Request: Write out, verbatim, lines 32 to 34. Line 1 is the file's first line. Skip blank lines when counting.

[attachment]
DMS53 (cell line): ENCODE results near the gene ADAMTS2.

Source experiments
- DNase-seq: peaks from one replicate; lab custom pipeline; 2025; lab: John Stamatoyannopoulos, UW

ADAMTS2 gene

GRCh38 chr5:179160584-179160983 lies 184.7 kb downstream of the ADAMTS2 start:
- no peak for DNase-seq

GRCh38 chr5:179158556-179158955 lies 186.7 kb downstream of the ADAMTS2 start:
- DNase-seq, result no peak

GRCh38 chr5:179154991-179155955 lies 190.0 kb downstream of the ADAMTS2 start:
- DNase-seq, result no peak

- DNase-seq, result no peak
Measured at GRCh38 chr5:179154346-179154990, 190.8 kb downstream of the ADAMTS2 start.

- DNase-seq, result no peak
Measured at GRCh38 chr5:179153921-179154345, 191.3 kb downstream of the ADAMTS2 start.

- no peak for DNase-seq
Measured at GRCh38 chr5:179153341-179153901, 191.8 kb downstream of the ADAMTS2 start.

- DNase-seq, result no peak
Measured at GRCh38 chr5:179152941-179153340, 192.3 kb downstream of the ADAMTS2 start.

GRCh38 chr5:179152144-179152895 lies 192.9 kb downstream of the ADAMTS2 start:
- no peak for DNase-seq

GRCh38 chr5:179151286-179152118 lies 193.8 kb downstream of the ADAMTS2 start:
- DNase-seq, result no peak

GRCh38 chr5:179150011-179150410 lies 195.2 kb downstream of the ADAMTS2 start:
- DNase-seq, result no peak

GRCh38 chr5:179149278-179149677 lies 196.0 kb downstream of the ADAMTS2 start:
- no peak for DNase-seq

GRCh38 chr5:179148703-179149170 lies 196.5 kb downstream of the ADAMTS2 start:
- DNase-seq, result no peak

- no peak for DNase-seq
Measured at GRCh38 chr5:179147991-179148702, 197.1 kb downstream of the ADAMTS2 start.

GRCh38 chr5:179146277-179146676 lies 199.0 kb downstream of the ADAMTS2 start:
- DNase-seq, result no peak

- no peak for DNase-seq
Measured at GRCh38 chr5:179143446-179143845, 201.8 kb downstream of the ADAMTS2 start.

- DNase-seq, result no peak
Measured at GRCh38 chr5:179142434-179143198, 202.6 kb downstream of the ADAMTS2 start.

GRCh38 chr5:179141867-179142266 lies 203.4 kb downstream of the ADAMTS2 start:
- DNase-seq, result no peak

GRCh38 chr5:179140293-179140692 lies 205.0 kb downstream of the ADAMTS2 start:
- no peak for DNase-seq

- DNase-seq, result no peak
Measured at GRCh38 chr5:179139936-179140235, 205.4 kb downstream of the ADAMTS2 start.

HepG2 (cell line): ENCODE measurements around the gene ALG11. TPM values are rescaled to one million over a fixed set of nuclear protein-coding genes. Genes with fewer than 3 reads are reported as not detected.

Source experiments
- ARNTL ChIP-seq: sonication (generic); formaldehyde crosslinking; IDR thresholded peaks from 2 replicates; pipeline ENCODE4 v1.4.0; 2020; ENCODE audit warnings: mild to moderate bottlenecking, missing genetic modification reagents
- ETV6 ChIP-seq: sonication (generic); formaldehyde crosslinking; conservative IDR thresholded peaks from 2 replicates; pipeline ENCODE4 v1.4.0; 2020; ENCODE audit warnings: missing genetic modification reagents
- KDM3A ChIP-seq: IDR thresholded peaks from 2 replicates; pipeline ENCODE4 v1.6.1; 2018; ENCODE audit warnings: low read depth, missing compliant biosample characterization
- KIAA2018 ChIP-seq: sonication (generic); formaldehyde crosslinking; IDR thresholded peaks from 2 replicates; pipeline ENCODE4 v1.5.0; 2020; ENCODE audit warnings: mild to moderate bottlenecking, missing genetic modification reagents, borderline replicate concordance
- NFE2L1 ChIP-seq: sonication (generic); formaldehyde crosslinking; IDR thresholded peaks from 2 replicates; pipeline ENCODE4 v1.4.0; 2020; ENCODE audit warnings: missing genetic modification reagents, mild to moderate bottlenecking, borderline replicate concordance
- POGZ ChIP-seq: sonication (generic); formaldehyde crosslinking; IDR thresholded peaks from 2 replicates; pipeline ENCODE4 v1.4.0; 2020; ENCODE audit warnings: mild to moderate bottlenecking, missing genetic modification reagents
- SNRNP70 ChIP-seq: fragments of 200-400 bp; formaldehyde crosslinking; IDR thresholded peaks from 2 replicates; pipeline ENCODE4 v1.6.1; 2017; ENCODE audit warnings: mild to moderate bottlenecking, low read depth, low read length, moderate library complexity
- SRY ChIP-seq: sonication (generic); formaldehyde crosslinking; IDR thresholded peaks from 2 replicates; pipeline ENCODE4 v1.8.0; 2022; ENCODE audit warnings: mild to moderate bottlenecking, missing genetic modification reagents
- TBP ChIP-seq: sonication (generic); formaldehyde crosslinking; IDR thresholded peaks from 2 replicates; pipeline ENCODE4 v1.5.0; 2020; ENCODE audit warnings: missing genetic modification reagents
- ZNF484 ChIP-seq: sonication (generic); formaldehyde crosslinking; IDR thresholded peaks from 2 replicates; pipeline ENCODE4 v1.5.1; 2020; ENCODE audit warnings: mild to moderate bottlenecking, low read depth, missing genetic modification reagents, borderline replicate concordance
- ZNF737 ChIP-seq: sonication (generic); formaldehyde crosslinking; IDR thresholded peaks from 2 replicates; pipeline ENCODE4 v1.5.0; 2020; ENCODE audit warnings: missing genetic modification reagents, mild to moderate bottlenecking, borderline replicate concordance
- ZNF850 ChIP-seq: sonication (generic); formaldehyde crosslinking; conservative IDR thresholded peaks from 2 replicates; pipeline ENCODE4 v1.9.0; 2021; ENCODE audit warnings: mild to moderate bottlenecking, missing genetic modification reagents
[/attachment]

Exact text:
- DNase-seq, result no peak

- no peak for DNase-seq
Measured at GRCh38 chr5:179143446-179143845, 201.8 kb downstream of the ADAMTS2 start.